Cambridge Natives Alt-J Impress
British quartet Alt-J (∆) hailing from the quaint town of Cambridge, has crashed into the music scene with their debut album “An Awesome Wave.” Their music demands and grabs the attention of their listeners by covering an array of genre from folk to pop to dubstep; at the core, there lays brilliantly creative lyrics sung by front man Joe Newman.
An Awesome Wave opens with “Intro” — an intricate layering of the keyboard (Gus Unger-Hamilton), electric guitars (Joe Newman and Gwil Sainsbury) and drums (Thom Green) accompanied by Joe and distorted electric voices.
“Interlude I (Ripe & Ruin)” makes a 360-degree change in that it is an a cappella showcasing Newman’s falsetto and is one of the three interludes in the album.
“Interlude II (Guitar)” and “III (Piano)” come later on in the album and takes a step out of the myriad of shifting genres and deep lyrics and lets the listener just breathe in and exhale soothing pieces.
“Tessellate” is the first full-length song, and it carves its identity with Newman crooning “Bite chunks out of me / you’re a shark and I’m swimming … go alone my flower / and keep my whole lovely you” — lyrics that seem to be an indirect result of hallucinogens. However, it blends extremely well with a musical arrangement of violins, organ-like piano strokes and backing vocals, giving it an overall dark and gothic ring.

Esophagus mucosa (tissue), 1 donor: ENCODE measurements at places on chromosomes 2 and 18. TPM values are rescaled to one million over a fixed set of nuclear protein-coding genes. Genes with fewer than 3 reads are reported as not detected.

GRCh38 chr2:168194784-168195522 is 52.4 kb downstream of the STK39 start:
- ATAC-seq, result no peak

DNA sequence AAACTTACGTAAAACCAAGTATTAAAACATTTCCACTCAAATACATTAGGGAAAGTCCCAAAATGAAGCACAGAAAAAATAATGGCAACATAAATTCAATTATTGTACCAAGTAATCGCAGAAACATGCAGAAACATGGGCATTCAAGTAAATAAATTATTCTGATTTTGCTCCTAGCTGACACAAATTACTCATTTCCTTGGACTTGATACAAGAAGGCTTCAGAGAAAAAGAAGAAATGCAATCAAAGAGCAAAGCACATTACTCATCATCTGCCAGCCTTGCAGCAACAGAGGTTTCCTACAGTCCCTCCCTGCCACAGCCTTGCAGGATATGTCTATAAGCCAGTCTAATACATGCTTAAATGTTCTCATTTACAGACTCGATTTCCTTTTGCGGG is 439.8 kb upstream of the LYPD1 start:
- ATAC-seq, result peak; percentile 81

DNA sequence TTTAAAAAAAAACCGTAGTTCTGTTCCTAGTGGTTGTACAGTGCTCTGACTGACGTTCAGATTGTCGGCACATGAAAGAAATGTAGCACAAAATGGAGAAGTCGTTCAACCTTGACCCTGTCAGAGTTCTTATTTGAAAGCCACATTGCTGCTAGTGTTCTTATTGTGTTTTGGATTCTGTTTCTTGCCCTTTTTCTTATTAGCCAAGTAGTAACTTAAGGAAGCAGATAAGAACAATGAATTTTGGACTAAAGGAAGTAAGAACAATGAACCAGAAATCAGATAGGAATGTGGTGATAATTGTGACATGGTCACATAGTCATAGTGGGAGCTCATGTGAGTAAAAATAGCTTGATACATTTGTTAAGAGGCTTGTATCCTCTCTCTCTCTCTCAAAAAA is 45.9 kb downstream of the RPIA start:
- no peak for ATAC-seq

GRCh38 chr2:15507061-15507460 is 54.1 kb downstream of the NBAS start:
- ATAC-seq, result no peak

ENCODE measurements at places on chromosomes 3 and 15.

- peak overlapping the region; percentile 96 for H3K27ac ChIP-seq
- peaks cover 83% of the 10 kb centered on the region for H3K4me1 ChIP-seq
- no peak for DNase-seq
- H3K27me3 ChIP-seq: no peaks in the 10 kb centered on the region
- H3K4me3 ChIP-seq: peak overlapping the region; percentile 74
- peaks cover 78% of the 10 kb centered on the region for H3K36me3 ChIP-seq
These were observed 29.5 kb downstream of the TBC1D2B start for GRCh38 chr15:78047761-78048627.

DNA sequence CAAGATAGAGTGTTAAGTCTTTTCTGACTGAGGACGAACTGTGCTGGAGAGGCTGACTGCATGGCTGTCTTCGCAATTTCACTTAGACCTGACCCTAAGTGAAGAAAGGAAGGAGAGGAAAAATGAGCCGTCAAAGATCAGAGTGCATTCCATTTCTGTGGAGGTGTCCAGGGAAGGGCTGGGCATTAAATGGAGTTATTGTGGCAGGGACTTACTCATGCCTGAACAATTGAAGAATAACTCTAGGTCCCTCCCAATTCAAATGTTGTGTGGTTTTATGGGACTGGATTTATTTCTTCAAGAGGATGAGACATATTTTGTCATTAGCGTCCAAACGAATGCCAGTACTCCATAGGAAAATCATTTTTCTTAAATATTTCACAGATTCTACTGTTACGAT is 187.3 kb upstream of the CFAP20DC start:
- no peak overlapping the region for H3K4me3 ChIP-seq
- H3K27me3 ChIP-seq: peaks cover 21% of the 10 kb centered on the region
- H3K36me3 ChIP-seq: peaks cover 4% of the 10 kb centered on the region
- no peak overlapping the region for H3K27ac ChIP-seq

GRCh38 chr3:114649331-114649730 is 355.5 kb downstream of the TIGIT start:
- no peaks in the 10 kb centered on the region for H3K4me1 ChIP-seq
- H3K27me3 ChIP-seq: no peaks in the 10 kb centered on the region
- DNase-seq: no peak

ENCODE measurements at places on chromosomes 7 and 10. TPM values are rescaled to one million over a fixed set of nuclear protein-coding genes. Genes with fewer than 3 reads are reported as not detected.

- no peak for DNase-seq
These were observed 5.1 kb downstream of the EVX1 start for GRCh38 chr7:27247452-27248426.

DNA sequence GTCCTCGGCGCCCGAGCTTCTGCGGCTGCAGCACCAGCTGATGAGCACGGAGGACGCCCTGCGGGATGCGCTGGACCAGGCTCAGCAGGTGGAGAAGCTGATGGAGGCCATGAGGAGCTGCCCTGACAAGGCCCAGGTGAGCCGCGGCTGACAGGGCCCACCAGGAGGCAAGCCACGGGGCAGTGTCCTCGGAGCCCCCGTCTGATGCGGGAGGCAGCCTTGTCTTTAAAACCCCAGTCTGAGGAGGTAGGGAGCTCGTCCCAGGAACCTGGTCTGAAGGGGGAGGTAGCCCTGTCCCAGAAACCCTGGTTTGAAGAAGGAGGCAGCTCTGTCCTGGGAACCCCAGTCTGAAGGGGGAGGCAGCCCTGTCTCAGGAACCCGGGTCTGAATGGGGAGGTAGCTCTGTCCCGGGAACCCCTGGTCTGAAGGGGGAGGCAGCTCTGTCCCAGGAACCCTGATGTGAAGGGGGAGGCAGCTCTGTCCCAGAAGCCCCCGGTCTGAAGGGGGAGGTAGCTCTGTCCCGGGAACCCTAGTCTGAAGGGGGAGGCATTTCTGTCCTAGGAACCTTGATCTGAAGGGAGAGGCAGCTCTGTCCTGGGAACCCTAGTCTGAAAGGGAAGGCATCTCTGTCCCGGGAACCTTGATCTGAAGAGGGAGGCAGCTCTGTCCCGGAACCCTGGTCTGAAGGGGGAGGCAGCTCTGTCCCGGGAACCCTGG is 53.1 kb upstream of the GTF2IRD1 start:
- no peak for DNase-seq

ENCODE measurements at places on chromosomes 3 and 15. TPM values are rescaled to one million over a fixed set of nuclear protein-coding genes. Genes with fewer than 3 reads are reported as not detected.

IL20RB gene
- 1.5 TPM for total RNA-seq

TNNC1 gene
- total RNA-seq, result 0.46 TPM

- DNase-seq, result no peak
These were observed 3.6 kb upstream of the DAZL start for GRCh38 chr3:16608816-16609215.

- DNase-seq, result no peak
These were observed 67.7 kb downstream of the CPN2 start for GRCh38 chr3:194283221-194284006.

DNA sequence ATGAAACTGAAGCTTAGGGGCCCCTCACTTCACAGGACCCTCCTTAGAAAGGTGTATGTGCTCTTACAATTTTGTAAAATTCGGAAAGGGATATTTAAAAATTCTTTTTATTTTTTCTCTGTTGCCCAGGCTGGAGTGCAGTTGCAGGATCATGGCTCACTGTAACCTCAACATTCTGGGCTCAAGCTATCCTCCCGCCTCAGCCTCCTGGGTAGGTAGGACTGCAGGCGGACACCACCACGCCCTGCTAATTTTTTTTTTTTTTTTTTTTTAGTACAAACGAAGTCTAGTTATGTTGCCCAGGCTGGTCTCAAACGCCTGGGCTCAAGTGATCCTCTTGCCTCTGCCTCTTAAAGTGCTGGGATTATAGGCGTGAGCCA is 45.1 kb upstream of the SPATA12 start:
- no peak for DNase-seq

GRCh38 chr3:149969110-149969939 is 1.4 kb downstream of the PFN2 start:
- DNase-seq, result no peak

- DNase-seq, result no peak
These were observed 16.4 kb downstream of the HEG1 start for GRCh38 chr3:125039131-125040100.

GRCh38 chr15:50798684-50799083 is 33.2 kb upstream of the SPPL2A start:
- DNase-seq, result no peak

As with this genre, “An Awesome Wave’s” lyrical writing can’t be pigeonholed into one category. Maurice Sendack’s “Where the Wild Things Are” is the inspiration behind the fast moving electric guitar riffing song “Breezeblock” that flaunts ambitious lyrics like, “She bruises, coughs, she splutters pistol shots / she’s the morphine queen of my vaccines.”
“Something Good,” a song with piano solos, is a haunting rendition of the dying moments of a matador, “Now that I am clean, the matador is no more and is dragged from view.” M∆tilda creates a trip-hop atmosphere and draws its origin in the cinematic world of Luc Besson’s “Léon: The Professional.”
“Bloodflood” is the slowest moving song in the tracklist, creating psychedelic beats — a dichotomy considering the fact that it is recounting the adrenaline changes in the human anatomy moments before being physically attacked.
“Taro” is by far the best song on the album, talking about the greatest wartime photographers Robert Capa and his ladylove Gerda Taro. Sung almost in poetic rhyme, it is about “le photographe [qui] est morte,” romanticizing Capa’s dying moments by recapturing it in French and giving it oriental influences.
“Dissolve Me” and “Fitzpleasure” are not to be missed, as they throw a curve ball by dabbling in dubstep synthesizers that further glorify their English word play.
Each song is a vignette on its own, set apart by the musical motifs but pulled by the common thread of deep and dark lyrics capturing dying moments. By having such varied components, “An Awesome Wave” could be heading down the downtrodden path of so many new artists that are trying too hard to blend in or stand out.
But one has a feeling that this is just the beginning, so “Are you sitting comfortably? Then [they’ll] begin.”